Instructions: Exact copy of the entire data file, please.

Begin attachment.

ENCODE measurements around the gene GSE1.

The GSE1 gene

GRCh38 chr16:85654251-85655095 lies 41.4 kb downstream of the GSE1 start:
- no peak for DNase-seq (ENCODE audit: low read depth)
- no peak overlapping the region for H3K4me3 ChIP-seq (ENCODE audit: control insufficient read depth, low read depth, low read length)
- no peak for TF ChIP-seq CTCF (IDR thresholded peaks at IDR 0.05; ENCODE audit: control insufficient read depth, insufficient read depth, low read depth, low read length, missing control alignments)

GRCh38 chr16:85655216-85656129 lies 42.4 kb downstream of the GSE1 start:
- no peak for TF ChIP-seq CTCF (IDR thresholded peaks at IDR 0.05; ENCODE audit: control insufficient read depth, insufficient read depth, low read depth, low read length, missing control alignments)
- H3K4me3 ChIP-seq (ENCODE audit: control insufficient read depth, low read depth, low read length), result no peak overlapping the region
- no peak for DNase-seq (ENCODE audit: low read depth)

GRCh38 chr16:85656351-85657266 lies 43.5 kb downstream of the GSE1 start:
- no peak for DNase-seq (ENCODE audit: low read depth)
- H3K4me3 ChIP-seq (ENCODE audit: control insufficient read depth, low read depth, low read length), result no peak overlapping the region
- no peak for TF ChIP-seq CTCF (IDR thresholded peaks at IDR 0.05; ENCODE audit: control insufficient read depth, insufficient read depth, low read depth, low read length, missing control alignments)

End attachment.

ENCODE measurements around the gene GSE1.

The GSE1 gene

GRCh38 chr16:85654251-85655095 lies 41.4 kb downstream of the GSE1 start:
- no peak for DNase-seq (ENCODE audit: low read depth)
- no peak overlapping the region for H3K4me3 ChIP-seq (ENCODE audit: control insufficient read depth, low read depth, low read length)
- no peak for TF ChIP-seq CTCF (IDR thresholded peaks at IDR 0.05; ENCODE audit: control insufficient read depth, insufficient read depth, low read depth, low read length, missing control alignments)

GRCh38 chr16:85655216-85656129 lies 42.4 kb downstream of the GSE1 start:
- no peak for TF ChIP-seq CTCF (IDR thresholded peaks at IDR 0.05; ENCODE audit: control insufficient read depth, insufficient read depth, low read depth, low read length, missing control alignments)
- H3K4me3 ChIP-seq (ENCODE audit: control insufficient read depth, low read depth, low read length), result no peak overlapping the region
- no peak for DNase-seq (ENCODE audit: low read depth)

GRCh38 chr16:85656351-85657266 lies 43.5 kb downstream of the GSE1 start:
- no peak for DNase-seq (ENCODE audit: low read depth)
- H3K4me3 ChIP-seq (ENCODE audit: control insufficient read depth, low read depth, low read length), result no peak overlapping the region
- no peak for TF ChIP-seq CTCF (IDR thresholded peaks at IDR 0.05; ENCODE audit: control insufficient read depth, insufficient read depth, low read depth, low read length, missing control alignments)